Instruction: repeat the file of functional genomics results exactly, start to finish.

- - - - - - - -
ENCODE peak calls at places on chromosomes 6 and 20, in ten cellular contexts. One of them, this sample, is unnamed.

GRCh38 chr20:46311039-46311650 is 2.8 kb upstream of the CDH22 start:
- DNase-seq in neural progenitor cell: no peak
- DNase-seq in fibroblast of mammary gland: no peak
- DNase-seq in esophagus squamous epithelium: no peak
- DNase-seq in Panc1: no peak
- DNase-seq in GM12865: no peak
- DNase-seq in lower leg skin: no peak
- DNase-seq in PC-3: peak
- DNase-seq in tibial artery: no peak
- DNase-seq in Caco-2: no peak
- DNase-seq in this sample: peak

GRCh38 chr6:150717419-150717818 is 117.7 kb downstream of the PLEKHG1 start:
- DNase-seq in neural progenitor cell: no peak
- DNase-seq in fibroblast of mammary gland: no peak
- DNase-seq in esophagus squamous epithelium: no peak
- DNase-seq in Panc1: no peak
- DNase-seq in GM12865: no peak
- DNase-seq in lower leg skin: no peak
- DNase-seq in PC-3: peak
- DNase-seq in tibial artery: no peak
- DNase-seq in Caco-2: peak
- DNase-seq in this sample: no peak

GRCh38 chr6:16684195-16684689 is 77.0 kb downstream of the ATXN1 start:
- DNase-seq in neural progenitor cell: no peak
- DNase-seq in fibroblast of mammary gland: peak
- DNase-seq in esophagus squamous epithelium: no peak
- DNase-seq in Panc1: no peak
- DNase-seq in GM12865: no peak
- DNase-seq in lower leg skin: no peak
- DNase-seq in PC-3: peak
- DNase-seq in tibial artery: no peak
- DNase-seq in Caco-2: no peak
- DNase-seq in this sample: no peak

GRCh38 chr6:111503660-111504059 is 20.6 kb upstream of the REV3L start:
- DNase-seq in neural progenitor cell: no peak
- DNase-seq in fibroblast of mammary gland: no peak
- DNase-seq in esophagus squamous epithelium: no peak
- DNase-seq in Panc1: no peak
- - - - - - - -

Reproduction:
ENCODE peak calls at places on chromosomes 6 and 20, in ten cellular contexts. One of them, this sample, is unnamed.

GRCh38 chr20:46311039-46311650 is 2.8 kb upstream of the CDH22 start:
- DNase-seq in neural progenitor cell: no peak
- DNase-seq in fibroblast of mammary gland: no peak
- DNase-seq in esophagus squamous epithelium: no peak
- DNase-seq in Panc1: no peak
- DNase-seq in GM12865: no peak
- DNase-seq in lower leg skin: no peak
- DNase-seq in PC-3: peak
- DNase-seq in tibial artery: no peak
- DNase-seq in Caco-2: no peak
- DNase-seq in this sample: peak

GRCh38 chr6:150717419-150717818 is 117.7 kb downstream of the PLEKHG1 start:
- DNase-seq in neural progenitor cell: no peak
- DNase-seq in fibroblast of mammary gland: no peak
- DNase-seq in esophagus squamous epithelium: no peak
- DNase-seq in Panc1: no peak
- DNase-seq in GM12865: no peak
- DNase-seq in lower leg skin: no peak
- DNase-seq in PC-3: peak
- DNase-seq in tibial artery: no peak
- DNase-seq in Caco-2: peak
- DNase-seq in this sample: no peak

GRCh38 chr6:16684195-16684689 is 77.0 kb downstream of the ATXN1 start:
- DNase-seq in neural progenitor cell: no peak
- DNase-seq in fibroblast of mammary gland: peak
- DNase-seq in esophagus squamous epithelium: no peak
- DNase-seq in Panc1: no peak
- DNase-seq in GM12865: no peak
- DNase-seq in lower leg skin: no peak
- DNase-seq in PC-3: peak
- DNase-seq in tibial artery: no peak
- DNase-seq in Caco-2: no peak
- DNase-seq in this sample: no peak

GRCh38 chr6:111503660-111504059 is 20.6 kb upstream of the REV3L start:
- DNase-seq in neural progenitor cell: no peak
- DNase-seq in fibroblast of mammary gland: no peak
- DNase-seq in esophagus squamous epithelium: no peak
- DNase-seq in Panc1: no peak